About the Post

Author Information

Andrew is a staff writer at the “The Hudsucker”. He is a 28 year old lawyer living in Ottawa. Besides legal jargon, his brain capacity is taken up by reality show trivia, video game walk-throughs and room escape strategies. Andrew is also happily in a long-term, long-distance relationship. Follow him on Twitter as @sublymonal.

How to Prepare for NaNoWriMo in 4 Easy Steps

National Novel Writing Month (shortened as “NaNoWriMo“) is an annual creative writing competition that takes place in November and pits participants against a 50,000 word deadline for their novel. In years past, many of our own writers have shared tips to help you complete your novel, however, my goal is to share a few of my strategies as I prepare to participate for the first time and hopefully help those people that are considering doing the same.

Baty, Grant and Stewart-Steit’s workbook “Ready, Set, Novel!” will help aspiring writer’s prepare for NaNoWriMo [credit: Amazon.com]

Participants will begin writing their novel on the 1st of November and must be complete by midnight on the 30th day of the month to be declared a winner. This amounts to about 1,667 words a day or, according to NaNoWriMo founder Chris Baty in his book No Plot? No Problem! (available on Amazon) about an hour and a half of “work” per day.

For those already facing stress at home and deadlines at work or school, carving out an hour and a half of time for 30 days sounds like a monumental task in itself, let alone churning out a literary masterpiece in that time, but Baty and other NaNoWriMo winners have several tips for crossing the finish line before the final day with your sanity in tact:

Preparation is key

There are plenty of reasons and ways to prepare. As Baty notes, participants will likely find themselves distracted from their goal by family and friends. If you tell your family and friends about your goal and why it is important to you, they can instead become your cheerleaders.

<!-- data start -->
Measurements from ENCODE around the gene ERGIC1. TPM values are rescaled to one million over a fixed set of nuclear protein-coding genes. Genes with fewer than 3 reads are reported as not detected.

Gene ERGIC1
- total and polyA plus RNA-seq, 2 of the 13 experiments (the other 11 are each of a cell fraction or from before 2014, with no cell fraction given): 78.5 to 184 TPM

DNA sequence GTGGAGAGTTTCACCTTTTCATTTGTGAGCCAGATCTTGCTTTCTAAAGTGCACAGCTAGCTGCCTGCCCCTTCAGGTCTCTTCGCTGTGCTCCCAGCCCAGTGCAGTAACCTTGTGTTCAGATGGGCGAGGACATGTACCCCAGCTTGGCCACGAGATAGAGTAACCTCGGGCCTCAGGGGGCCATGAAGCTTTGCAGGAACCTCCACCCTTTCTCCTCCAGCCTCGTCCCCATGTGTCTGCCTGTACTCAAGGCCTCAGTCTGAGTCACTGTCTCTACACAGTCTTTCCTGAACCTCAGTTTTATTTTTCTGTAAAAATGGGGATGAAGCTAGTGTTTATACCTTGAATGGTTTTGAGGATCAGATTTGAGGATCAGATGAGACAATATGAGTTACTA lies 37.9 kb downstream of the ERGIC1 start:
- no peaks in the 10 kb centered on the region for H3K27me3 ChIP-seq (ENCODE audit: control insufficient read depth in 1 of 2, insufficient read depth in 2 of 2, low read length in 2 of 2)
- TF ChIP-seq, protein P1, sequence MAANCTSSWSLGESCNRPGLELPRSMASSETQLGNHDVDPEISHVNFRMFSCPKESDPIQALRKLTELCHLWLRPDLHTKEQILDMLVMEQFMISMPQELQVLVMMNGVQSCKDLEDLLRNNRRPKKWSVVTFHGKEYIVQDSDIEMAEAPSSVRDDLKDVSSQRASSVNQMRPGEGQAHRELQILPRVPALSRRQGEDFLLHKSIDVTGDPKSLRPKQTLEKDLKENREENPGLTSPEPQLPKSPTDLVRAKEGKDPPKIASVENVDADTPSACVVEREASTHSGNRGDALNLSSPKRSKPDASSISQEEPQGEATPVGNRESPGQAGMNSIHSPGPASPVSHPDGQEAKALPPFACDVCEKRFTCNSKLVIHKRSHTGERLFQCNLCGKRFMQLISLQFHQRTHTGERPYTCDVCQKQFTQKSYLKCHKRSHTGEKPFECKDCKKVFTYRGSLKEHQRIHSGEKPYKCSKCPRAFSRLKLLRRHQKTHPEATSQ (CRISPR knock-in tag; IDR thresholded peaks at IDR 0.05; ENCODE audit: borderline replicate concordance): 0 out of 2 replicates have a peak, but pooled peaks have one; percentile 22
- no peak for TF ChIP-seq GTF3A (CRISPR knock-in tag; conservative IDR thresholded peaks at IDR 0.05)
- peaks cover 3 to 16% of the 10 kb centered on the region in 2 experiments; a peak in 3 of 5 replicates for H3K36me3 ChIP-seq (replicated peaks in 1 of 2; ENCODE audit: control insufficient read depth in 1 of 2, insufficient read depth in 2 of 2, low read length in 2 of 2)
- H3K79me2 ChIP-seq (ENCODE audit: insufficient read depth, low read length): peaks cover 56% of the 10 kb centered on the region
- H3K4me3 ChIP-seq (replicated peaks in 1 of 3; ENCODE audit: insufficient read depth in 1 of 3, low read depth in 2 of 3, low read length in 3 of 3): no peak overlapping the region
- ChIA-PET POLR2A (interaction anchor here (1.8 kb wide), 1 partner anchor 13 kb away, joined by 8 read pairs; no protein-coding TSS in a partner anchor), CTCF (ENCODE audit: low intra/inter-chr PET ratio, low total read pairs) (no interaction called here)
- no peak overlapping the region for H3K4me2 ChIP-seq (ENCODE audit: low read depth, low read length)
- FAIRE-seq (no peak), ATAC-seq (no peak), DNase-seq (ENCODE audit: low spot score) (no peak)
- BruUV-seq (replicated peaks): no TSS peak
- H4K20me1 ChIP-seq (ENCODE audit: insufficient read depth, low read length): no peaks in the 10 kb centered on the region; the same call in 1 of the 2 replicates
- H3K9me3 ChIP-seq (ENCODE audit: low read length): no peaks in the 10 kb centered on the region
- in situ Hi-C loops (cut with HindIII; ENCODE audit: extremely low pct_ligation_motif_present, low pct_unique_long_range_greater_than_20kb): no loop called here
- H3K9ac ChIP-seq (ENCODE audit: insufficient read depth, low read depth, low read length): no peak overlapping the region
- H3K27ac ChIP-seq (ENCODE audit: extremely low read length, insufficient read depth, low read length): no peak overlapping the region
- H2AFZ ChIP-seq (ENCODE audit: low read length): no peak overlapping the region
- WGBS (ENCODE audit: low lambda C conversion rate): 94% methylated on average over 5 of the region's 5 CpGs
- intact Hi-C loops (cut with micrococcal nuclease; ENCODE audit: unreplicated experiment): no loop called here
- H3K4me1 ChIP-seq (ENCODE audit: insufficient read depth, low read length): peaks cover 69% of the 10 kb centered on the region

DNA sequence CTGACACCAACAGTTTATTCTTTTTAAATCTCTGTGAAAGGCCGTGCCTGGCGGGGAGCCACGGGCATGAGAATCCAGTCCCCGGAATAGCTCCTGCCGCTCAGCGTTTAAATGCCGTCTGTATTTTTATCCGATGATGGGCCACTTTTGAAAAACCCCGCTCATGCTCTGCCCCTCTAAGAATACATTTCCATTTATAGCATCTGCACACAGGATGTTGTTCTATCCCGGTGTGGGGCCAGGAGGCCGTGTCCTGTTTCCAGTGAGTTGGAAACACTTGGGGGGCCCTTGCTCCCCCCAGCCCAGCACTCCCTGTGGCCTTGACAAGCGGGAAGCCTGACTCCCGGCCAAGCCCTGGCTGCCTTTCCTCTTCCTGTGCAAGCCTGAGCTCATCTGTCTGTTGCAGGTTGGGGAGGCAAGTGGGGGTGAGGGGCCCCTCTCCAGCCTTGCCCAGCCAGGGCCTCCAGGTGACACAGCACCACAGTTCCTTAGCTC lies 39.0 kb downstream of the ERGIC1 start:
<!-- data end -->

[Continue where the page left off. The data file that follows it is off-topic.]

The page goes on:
Another important reason to prepare is to make sure you don’t neglect your other duties. Stock up on healthy meals, snacks, and beverages and make a schedule that’s reasonable and flexible to make sure you’re getting enough sleep and exercise on top of satisfying your creative hunger. A comfortable place to write is also important to avoid distractions and the harmful effects of neck or eye strain.

Plan, but not too much

In his book, Baty and other NaNoWriMo winners recommend a certain level of planning before you dive headfirst into your novel writing adventure. As our writer DeShawn Blankenship wrote, the actual amount of preparation required depends on your own comfort level. Some writers caution against over preparation, which can lead a writer to become exhausted of their novel before they’ve even begun the writing process. For those looking to brainstorm characters, plots, and settings a workbook written by Baty along with fellow writers Lindsey Grant and Tavia Stewart-Streit entitled Ready, Set, Novel! (available on Amazon) is a great way to do so.

Connect with other writers